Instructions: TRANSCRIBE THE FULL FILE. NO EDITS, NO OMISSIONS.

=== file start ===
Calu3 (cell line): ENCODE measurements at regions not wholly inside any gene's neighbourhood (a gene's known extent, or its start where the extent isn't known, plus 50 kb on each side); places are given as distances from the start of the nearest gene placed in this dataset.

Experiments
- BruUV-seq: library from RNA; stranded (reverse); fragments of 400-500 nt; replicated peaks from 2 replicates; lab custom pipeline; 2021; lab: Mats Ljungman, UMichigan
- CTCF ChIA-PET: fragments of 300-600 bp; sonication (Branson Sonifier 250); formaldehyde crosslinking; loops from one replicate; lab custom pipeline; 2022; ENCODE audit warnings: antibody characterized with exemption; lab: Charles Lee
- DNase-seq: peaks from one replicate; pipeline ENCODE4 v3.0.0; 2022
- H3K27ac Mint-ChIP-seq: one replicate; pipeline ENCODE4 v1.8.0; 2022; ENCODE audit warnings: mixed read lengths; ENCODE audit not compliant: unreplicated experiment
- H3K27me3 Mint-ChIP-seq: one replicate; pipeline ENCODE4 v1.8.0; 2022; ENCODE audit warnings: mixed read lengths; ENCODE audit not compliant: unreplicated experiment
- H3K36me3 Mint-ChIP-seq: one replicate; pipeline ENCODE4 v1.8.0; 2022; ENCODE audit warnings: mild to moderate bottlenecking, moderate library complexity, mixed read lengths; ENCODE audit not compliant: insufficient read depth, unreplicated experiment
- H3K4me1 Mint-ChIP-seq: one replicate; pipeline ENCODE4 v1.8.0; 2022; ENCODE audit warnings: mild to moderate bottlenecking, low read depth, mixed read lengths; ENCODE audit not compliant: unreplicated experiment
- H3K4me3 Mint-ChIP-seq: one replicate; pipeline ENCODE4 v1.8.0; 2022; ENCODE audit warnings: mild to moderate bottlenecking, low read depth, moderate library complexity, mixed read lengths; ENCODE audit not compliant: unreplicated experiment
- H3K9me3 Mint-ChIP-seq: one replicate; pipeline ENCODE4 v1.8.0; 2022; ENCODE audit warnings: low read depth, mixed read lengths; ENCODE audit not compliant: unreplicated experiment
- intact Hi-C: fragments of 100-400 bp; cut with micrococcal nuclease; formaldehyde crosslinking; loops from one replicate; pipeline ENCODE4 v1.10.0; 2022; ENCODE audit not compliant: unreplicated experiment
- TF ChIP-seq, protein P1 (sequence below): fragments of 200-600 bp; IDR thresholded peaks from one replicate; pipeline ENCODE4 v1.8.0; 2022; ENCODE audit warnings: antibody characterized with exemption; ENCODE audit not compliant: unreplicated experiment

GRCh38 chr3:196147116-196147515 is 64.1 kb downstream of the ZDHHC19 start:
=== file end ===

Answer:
Calu3 (cell line): ENCODE measurements at regions not wholly inside any gene's neighbourhood (a gene's known extent, or its start where the extent isn't known, plus 50 kb on each side); places are given as distances from the start of the nearest gene placed in this dataset.

Experiments
- BruUV-seq: library from RNA; stranded (reverse); fragments of 400-500 nt; replicated peaks from 2 replicates; lab custom pipeline; 2021; lab: Mats Ljungman, UMichigan
- CTCF ChIA-PET: fragments of 300-600 bp; sonication (Branson Sonifier 250); formaldehyde crosslinking; loops from one replicate; lab custom pipeline; 2022; ENCODE audit warnings: antibody characterized with exemption; lab: Charles Lee
- DNase-seq: peaks from one replicate; pipeline ENCODE4 v3.0.0; 2022
- H3K27ac Mint-ChIP-seq: one replicate; pipeline ENCODE4 v1.8.0; 2022; ENCODE audit warnings: mixed read lengths; ENCODE audit not compliant: unreplicated experiment
- H3K27me3 Mint-ChIP-seq: one replicate; pipeline ENCODE4 v1.8.0; 2022; ENCODE audit warnings: mixed read lengths; ENCODE audit not compliant: unreplicated experiment
- H3K36me3 Mint-ChIP-seq: one replicate; pipeline ENCODE4 v1.8.0; 2022; ENCODE audit warnings: mild to moderate bottlenecking, moderate library complexity, mixed read lengths; ENCODE audit not compliant: insufficient read depth, unreplicated experiment
- H3K4me1 Mint-ChIP-seq: one replicate; pipeline ENCODE4 v1.8.0; 2022; ENCODE audit warnings: mild to moderate bottlenecking, low read depth, mixed read lengths; ENCODE audit not compliant: unreplicated experiment
- H3K4me3 Mint-ChIP-seq: one replicate; pipeline ENCODE4 v1.8.0; 2022; ENCODE audit warnings: mild to moderate bottlenecking, low read depth, moderate library complexity, mixed read lengths; ENCODE audit not compliant: unreplicated experiment
- H3K9me3 Mint-ChIP-seq: one replicate; pipeline ENCODE4 v1.8.0; 2022; ENCODE audit warnings: low read depth, mixed read lengths; ENCODE audit not compliant: unreplicated experiment
- intact Hi-C: fragments of 100-400 bp; cut with micrococcal nuclease; formaldehyde crosslinking; loops from one replicate; pipeline ENCODE4 v1.10.0; 2022; ENCODE audit not compliant: unreplicated experiment
- TF ChIP-seq, protein P1 (sequence below): fragments of 200-600 bp; IDR thresholded peaks from one replicate; pipeline ENCODE4 v1.8.0; 2022; ENCODE audit warnings: antibody characterized with exemption; ENCODE audit not compliant: unreplicated experiment

GRCh38 chr3:196147116-196147515 is 64.1 kb downstream of the ZDHHC19 start: